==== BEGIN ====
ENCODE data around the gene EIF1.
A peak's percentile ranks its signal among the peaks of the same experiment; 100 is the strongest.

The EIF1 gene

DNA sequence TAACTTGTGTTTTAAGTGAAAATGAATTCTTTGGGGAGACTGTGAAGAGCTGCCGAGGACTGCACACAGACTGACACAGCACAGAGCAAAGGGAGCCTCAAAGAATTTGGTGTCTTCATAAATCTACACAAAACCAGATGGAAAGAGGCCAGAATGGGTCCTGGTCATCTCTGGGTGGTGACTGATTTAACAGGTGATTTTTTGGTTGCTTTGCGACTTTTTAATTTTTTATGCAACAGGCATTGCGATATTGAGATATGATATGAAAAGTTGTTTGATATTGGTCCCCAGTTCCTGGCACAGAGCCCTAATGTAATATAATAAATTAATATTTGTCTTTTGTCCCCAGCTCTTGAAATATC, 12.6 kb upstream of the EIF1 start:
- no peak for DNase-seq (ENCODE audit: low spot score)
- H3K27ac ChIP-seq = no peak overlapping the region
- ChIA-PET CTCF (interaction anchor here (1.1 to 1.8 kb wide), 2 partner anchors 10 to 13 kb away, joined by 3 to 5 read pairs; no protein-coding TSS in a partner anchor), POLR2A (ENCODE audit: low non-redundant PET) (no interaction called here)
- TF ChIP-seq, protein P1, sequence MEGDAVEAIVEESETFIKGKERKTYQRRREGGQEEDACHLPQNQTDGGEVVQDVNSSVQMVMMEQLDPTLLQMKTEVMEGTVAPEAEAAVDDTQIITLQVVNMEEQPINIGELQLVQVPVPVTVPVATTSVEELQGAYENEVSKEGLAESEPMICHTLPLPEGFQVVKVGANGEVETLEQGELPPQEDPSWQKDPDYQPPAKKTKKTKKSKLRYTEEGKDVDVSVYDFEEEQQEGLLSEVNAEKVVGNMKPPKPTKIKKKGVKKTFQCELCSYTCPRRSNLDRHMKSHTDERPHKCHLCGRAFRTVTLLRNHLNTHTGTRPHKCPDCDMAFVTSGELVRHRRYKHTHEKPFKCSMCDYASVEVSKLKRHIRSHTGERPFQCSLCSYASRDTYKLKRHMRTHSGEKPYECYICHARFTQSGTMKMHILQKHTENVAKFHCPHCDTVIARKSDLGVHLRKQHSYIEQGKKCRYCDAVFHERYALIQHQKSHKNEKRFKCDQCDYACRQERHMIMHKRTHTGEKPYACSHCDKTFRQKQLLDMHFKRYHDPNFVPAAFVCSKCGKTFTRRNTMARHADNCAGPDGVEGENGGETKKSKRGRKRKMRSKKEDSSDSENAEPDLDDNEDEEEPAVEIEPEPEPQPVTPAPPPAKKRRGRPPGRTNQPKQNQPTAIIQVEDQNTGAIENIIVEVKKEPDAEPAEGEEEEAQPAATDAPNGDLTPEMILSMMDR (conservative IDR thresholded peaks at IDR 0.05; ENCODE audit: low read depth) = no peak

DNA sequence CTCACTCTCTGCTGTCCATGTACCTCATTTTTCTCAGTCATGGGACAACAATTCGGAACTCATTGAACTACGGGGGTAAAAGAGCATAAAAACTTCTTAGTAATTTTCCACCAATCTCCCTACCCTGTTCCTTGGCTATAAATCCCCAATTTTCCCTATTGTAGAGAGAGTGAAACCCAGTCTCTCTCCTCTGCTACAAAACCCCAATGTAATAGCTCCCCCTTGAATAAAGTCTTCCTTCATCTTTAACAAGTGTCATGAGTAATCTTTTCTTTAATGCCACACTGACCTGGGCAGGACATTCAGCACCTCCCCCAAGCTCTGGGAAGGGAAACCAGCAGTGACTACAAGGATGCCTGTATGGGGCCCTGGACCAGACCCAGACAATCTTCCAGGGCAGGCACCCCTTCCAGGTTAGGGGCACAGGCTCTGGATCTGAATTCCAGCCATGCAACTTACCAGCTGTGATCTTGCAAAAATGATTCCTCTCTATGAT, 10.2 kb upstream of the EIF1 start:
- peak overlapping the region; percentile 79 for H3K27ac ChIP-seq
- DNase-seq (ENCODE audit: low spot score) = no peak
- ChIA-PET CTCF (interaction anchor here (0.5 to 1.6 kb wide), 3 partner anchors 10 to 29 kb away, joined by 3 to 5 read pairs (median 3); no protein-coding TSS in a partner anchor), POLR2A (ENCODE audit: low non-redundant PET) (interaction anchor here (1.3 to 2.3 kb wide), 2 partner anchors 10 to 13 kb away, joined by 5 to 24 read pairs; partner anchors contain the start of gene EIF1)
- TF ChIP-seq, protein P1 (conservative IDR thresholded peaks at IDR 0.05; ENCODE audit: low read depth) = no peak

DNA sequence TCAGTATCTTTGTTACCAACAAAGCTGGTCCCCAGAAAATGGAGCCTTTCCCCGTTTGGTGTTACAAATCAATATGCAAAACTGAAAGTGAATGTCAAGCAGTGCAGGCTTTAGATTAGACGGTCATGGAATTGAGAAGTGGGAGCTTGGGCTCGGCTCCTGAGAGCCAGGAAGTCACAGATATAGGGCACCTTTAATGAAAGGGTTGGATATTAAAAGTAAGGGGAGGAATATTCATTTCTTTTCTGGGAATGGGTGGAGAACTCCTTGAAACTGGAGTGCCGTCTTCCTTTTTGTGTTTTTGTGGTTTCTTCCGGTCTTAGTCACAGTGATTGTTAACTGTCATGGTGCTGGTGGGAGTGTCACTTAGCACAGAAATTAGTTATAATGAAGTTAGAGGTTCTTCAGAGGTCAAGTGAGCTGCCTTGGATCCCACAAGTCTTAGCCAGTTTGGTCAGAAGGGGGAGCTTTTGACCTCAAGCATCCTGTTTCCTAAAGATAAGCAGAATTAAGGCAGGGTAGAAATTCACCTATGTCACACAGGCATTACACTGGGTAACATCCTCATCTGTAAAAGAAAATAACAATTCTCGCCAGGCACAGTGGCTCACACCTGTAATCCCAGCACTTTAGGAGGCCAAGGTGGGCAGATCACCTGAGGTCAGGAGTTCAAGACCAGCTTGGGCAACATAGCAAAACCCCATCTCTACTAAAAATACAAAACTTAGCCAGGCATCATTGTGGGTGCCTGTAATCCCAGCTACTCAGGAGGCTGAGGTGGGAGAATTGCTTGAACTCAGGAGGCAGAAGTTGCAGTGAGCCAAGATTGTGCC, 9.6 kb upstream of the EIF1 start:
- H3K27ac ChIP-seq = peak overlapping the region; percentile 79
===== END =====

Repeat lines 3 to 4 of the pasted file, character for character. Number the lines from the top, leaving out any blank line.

The EIF1 gene

DNA sequence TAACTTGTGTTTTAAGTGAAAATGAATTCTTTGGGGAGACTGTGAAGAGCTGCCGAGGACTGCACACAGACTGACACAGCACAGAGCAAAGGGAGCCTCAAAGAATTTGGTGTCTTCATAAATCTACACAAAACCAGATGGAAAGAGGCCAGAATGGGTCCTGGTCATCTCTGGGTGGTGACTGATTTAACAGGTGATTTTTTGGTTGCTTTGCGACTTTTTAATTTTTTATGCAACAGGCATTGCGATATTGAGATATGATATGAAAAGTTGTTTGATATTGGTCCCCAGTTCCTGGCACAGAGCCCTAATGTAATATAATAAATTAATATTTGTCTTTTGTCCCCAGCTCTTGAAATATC, 12.6 kb upstream of the EIF1 start: